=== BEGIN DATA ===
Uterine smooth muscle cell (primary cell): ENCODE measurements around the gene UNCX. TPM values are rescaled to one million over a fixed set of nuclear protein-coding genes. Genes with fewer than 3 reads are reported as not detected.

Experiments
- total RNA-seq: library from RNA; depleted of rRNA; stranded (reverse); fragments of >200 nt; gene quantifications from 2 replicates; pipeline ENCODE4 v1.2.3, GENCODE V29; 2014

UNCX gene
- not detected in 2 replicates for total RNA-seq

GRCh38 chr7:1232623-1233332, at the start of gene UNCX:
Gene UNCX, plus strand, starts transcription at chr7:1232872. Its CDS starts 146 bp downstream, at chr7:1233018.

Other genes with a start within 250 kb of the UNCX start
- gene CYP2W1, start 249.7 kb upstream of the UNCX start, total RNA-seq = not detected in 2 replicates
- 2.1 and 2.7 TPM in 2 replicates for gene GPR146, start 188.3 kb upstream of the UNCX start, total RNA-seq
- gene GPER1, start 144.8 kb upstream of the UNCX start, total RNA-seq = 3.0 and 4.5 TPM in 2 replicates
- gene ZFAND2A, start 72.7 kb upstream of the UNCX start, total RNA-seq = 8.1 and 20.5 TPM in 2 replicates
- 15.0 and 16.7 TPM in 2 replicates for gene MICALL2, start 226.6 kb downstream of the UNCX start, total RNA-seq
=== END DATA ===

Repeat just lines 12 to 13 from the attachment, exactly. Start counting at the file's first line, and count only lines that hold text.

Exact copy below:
- gene ZFAND2A, start 72.7 kb upstream of the UNCX start, total RNA-seq = 8.1 and 20.5 TPM in 2 replicates
- 15.0 and 16.7 TPM in 2 replicates for gene MICALL2, start 226.6 kb downstream of the UNCX start, total RNA-seq